•  No-deal Brexit

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There is an increased risk of no-deal Brexit in the UK, as it is clearly visible that the no-deal Brexit will push the UK into recession, said Bloomberg. It would eliminate Britain’s tariff-free trade status with the other EU members. Tariffs would raise the cost of exports. That would hurt exporters as their goods became higher-priced in Europe. Some of that pain would be offset by a weaker pound. In the days following a no-deal Brexit, it’s reasonable to expect consumer confidence will slide and investment will fall. 

  •  Hong Kong Protests

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Amid Hong Kong anti-government protests, the city’s economy expected to shrink 1.3% for the year 2019-2020. Since the protests began, triggered by a now-withdrawn extradition bill, various industries have paid a heavy price, mostly because of an abrupt tourism downturn and weakened consumer sentiment. Hong Kong being one of the financially important hubs of Asia, will have an impact on its neighboring countries.

Other than the above points, there are more problems like China’s economic slowdown may have been inevitable — the country faces a plethora of structural problems — yet a trade war with the US has not helped.  Elsewhere in Asia, South Korea has its own trade dispute with Japan over compensation for wartime forced labour. India faces a credit crunch following its experiment with demonetisation, introduction of GST, low confidence in the government. Germany, the linchpin of European industry, has not only suffered from a slowdown but also a weakening UK, suffering from the effects of the Brexit turmoil.

 

What happens during a recession?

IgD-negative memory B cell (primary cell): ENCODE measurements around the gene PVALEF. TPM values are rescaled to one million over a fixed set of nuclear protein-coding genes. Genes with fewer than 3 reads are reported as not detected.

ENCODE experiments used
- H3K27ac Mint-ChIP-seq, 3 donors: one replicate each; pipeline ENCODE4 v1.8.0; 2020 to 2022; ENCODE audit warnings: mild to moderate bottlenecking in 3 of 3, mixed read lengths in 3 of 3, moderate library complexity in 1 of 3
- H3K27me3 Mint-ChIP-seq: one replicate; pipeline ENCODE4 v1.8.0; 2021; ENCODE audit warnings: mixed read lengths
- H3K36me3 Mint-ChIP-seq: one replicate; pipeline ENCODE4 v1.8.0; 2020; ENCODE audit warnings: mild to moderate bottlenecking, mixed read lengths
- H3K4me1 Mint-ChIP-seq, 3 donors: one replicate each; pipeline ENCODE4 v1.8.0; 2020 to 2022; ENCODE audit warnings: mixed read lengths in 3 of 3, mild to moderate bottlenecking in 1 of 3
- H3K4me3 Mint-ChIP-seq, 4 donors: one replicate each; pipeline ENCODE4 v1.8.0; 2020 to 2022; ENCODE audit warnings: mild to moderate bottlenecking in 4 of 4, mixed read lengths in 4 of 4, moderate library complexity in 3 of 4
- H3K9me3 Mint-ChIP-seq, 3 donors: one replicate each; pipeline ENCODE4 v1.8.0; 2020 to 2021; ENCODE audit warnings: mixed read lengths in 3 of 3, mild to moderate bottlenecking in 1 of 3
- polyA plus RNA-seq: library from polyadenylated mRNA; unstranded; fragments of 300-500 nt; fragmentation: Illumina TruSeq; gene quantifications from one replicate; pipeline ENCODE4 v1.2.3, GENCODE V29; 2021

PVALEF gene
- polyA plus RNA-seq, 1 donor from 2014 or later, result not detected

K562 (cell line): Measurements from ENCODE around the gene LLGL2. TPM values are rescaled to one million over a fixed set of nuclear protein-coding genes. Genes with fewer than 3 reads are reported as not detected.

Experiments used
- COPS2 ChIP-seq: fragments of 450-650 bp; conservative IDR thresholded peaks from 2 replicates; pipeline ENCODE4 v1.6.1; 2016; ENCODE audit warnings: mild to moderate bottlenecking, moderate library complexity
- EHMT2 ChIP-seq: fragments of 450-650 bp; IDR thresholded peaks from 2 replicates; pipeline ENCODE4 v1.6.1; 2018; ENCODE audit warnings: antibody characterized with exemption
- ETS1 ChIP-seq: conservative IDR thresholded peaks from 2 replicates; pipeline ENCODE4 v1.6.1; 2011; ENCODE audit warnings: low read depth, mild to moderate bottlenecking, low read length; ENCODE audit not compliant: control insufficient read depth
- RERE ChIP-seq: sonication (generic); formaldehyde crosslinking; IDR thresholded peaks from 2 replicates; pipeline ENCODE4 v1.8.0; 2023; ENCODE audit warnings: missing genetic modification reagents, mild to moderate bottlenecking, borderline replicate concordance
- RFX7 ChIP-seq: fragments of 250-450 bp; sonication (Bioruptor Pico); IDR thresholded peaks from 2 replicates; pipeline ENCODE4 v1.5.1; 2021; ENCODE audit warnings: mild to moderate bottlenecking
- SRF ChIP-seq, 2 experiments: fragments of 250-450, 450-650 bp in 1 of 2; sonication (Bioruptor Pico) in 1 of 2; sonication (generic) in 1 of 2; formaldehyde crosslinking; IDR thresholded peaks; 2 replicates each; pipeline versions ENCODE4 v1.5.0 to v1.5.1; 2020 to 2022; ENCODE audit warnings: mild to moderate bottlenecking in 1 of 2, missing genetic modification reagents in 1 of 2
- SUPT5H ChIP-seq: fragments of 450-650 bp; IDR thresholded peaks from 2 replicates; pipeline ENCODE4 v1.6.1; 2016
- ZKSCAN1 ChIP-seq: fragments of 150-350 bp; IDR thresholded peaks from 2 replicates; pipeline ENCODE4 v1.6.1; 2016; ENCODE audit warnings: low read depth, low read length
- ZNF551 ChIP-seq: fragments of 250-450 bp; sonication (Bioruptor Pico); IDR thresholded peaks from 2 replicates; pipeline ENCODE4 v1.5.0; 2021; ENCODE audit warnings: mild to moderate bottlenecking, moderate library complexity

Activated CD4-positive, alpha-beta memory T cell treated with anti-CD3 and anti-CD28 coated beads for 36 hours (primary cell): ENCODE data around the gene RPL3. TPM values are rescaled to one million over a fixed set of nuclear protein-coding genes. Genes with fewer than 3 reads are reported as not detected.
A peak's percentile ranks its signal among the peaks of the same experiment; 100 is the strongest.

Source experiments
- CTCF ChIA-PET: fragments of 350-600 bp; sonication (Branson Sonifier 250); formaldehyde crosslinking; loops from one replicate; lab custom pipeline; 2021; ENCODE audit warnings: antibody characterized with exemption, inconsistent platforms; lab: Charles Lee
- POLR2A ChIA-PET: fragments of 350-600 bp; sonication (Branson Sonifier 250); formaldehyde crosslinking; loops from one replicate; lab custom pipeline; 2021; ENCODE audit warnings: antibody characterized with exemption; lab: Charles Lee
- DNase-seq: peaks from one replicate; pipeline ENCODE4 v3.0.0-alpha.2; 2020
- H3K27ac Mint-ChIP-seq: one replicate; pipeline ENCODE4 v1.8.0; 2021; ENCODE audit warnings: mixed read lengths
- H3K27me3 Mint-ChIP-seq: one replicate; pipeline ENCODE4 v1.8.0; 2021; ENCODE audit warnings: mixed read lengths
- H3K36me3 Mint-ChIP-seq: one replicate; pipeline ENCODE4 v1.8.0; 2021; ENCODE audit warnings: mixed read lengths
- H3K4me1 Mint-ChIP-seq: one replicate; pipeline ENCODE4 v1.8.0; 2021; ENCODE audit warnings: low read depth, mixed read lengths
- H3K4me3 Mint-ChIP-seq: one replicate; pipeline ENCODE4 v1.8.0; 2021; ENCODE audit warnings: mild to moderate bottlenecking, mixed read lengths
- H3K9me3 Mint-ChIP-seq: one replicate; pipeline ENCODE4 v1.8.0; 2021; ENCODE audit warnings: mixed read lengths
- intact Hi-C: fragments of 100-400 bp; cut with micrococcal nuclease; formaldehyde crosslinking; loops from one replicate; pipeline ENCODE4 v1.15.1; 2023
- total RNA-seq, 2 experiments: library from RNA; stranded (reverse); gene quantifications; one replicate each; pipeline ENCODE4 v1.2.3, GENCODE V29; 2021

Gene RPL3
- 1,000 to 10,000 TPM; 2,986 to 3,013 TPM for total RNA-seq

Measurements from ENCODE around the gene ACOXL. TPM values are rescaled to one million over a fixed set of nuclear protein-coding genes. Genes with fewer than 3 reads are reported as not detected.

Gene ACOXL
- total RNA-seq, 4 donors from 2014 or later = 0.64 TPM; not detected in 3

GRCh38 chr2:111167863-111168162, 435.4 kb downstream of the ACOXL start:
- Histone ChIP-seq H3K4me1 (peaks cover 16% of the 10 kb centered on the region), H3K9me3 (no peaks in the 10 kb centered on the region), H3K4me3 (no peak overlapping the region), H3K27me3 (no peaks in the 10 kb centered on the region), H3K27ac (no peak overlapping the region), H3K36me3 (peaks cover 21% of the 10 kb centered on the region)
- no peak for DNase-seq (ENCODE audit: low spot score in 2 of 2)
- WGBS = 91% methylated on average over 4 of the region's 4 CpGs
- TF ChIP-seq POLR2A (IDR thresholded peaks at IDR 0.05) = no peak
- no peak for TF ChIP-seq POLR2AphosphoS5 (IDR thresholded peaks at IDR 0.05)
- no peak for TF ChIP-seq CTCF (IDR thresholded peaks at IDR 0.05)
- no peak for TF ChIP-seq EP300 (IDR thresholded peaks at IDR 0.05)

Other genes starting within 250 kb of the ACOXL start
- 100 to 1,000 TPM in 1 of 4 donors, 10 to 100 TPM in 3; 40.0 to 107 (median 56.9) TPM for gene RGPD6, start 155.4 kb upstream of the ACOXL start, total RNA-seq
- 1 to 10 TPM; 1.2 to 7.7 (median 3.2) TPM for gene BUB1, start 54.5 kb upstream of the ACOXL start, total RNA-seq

•  Unemployment

During the Financial Crisis, the firms produce very less, and therefore, they require fewer employees. Nevertheless, some of the firms even go out of business during this period, causing the workers to lose their jobs.

 

  • Saving Ratio Increases

 

If people have a fear of losing their jobs, then usually people don’t want to spend or lose the money they have and instead start saving more money. This makes the Downturn even worse as it reduces the consumption rate. Individually, everyone is doing the right thing by keeping, but as everyone targets on saving, then on a total consumer spending decreases.

 

  • Fallen Interest Rates

 

In Stagnation, interest usually falls. This is all because inflation is lower and the Central Bank tries to stimulate the economy. Lower Interest rates usually decrease the cost of borrowing and encourage investing and consumer spending.

 

  • Fallen House Price

 

Usually, the House Price falls before Stagnation strikes, and this is one of the critical cause of Recession. During this time, unemployment increases, people don’t want to invest in housing as they can’t afford mortgages, so home repressions become common. This leads to an increase in housing availability and decreased demand for it. This is one of the primary reason for the 2009 Recession.

 How can we survive a recession?

  • Start Hoarding Your Pennies: